The second plating layer 130 may be formed on the first plating layer 120 and filled in the groove 121 and may also be extended to the substrate 110. For example, the second plating layer 130 may be formed on the first plating layer 120 by performing an additional plating after the first plating layer 120 is formed, and the groove 121 may be filled with the second plating layer 130.

Referring to the examples of FIG. 6 and FIG. 7, the second plating layer 130 may fill the end of the through hole 113 that remains after being filled with the first plating layer 120 and extends to the land of the via V to be uniformly formed on the first plating layer 120. That is, the second plating layer 130 may be formed in the form of a blind via on the first plating layer 120 having the recessed groove 121 so as to be an integrated via V.

A circuit pattern connected to the via V may be formed on the substrate 110. A depth d of the groove 121 in the first plating layer 120 may be 150 μm or less and a thickness of the circuit pattern may be 30 μm or less, because a thickness of the circuit pattern in this embodiment may be similar to a thickness of the land of the via V, the thickness of the circuit pattern may be expressed by the thickness t of the land of the via V. Accordingly, after the first plating layer 120 is formed as shown in the example of FIG. 7, the groove 121 having a depth of 150 μm or less may be filled appropriately and a fine circuit pattern having a thickness of 30 μm or less may be formed by a single plating process. The second plating layer 130 may be formed by the plating process used for forming the circuit pattern.

The thickness of the first plating layer 120 on the surface of the substrate 110 may be greater than the thickness of the second plating layer 130. For example, the thickness of the first plating layer 120 formed on the substrate 110 may be adjusted by adjusting current conditions and the like that occur when the plating layer is grown in the through hole 113 by the above-described plating method.

The first plating layer 120 of this example may be formed to have regions having different grain sizes by the above-described plating method. In particular, the first plating layer 120 may have a grain size larger at a region 126 of the bottom of the groove 121 than those grain sizes 122 and 124 of the center of the through-hole 113.

FIG. 8 to FIG. 10 are photographs illustrating vias V of a printed circuit board according to an example. FIG. 9 shows a case in which the first plating layer 120 is formed before the second plating layer 130 is formed in the example of FIG. 8. FIG. 10 is an enlarged view of the first plating layer 120 shown in the example of FIG. 9.

Referring to the examples of FIG. 8 to FIG. 10, the first plating layer 120 may include fine grain regions 122 and 124 and also a coarse grain region 126. Grain clusters may be aggregates of crystal lattices grown from a single crystal nucleus. Cross sections of a metal or alloy may be identified in the form of such particles by using a microscope or a similar magnifying device. The first plating layer 120 may be divided into two regions because the size of the grains are clearly distinct from each other.

The fine grain regions 122 and 124 may be formed at the central part of the through hole 113 and the inner wall of the through hole 113 and may also have a shape extending toward the inner wall of the through hole 113 at the center part of the through hole 113. That is, the first plating layer 120, near the inner wall of the through hole 113, may be mostly the fine grain regions 122 and 124. The first plating layer 120, only in the middle part in the thickness direction of the substrate near the center of the through hole 113, may be the fine grain regions 122 and 124.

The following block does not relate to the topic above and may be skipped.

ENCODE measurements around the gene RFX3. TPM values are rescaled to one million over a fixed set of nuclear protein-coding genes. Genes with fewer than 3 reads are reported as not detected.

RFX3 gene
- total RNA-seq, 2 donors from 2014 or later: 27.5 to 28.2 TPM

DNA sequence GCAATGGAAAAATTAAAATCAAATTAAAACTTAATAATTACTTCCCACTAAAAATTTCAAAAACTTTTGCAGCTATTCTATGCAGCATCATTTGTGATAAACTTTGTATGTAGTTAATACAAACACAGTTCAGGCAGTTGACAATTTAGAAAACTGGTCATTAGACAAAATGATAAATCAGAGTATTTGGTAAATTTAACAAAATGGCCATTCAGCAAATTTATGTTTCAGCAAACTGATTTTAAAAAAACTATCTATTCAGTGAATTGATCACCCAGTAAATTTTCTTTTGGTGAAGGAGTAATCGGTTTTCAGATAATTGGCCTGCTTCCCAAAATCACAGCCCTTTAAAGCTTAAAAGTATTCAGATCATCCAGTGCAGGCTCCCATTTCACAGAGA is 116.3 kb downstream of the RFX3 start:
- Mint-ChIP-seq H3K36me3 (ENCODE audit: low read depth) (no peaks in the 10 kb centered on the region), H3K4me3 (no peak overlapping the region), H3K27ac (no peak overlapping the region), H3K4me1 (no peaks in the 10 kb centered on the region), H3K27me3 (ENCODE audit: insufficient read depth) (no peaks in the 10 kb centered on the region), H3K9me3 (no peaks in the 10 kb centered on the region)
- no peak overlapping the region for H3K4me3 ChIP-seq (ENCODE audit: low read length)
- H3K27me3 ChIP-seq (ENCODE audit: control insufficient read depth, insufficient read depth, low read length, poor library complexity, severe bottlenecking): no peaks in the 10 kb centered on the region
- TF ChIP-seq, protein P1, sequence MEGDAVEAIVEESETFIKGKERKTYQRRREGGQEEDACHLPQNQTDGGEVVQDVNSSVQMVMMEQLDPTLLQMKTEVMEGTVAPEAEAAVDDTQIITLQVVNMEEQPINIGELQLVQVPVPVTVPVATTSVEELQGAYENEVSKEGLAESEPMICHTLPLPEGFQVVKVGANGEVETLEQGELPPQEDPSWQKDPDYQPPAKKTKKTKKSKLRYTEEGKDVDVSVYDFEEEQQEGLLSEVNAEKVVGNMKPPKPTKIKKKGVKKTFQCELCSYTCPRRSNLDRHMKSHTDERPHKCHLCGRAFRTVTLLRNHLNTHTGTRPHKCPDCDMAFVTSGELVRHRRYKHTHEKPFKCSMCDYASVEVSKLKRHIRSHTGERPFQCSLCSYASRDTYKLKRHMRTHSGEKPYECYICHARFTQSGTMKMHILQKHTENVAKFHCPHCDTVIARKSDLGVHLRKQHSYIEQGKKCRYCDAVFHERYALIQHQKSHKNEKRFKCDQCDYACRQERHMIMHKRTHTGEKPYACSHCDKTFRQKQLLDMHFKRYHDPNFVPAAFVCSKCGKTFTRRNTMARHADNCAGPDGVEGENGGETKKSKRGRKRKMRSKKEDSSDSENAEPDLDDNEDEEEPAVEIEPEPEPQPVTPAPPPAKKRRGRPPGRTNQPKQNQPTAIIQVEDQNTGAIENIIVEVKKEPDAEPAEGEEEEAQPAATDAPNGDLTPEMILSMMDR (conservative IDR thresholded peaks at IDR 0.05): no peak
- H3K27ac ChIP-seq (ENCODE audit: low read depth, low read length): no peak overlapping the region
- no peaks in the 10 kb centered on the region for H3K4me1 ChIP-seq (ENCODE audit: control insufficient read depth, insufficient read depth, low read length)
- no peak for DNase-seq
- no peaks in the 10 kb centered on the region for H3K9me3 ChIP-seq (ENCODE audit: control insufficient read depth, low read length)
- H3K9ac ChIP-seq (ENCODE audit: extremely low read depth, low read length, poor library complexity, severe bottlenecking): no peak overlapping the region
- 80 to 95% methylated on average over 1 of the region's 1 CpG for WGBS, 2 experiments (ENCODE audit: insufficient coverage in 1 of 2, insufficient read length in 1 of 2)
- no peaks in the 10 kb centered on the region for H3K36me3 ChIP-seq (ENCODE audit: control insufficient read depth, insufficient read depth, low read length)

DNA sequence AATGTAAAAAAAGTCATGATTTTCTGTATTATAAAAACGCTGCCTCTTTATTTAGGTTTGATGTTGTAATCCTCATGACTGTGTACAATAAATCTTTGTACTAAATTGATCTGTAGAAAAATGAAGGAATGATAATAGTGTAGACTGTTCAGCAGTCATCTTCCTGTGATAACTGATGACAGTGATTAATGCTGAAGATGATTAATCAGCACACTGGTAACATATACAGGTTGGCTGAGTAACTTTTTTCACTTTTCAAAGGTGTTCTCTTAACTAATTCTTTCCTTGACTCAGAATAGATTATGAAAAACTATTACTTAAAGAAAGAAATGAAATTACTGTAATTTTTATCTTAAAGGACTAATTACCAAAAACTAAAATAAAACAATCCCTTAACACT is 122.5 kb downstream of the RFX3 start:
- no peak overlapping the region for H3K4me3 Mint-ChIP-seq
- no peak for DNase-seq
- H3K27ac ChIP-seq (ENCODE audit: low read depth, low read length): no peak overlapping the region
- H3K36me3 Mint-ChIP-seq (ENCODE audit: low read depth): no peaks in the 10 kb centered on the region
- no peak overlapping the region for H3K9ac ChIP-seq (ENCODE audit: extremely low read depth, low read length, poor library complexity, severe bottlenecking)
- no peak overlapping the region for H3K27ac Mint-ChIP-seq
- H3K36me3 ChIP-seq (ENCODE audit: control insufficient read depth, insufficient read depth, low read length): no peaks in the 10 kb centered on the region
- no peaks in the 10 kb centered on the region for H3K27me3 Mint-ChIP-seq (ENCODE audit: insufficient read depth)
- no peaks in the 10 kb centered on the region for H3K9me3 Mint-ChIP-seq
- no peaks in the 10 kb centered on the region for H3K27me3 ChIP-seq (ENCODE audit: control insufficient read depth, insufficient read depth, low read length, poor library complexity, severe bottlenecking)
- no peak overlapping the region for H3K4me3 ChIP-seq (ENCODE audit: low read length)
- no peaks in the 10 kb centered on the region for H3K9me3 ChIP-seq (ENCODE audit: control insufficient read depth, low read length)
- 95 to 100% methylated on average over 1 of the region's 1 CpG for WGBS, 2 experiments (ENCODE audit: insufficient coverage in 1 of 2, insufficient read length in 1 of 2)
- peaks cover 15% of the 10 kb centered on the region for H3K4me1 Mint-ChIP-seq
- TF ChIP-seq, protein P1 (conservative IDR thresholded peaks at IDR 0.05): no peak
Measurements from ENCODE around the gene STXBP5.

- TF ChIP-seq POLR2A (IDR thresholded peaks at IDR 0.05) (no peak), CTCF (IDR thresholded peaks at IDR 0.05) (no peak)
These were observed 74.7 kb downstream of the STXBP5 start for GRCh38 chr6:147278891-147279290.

Referring to the example of FIG. 9, the fine grain regions 122 and 124 may have a structure extending to the surface of the substrate 110 along the inner wall of the through hole 113.

The coarse grain region 126 may be formed such that the metal particles are larger than the metal particles in the fine grain regions 122 and 124. The coarse grain region 126 may also be formed under the groove 121. The coarse grain region 126 may also be surrounded by the fine grain regions 122 and 124.

The fine grain region of this example may be divided into two regions 122 and 124, in which the sizes of the crystal grains are divided again.

Referring to the example of FIG. 10, the fine grain region may be divided into 2 regions including fine grain regions 122 and 124 at the end of the first plating layer 120. Particularly, the fine grain region may include the first fine grain region 122 extending toward the inner wall in the central part of the through hole 113 and the second fine grain region 124 between the fine grain regions 122 and the coarse grain region 126 and extending toward the surface of the substrate 110 along the inner wall of the through hole 113. In such an example, metal particles of the second fine grain region 124 may be formed to be smaller than metal particles of the first fine grain region 122. Alternatively put, most of the fine grain region may be formed as the first fine grain region 122. Also, the second fine grain region 124 having a smaller particle size may be formed around the boundary of the fine grain regions contacted with the coarse grain region 126.

FIG. 11 is a diagram illustrating a printed circuit board according to an example.

A printed circuit board according to this example may be different from the above-described example in a structure of a substrate 210 in which a through hole 213 is formed. That is, a seed layer 213a, a first plating layer 220, a second plating layer 230, and other relevant elements may be similar to the above-described example. However, their description will not be repeated where redundant, for brevity.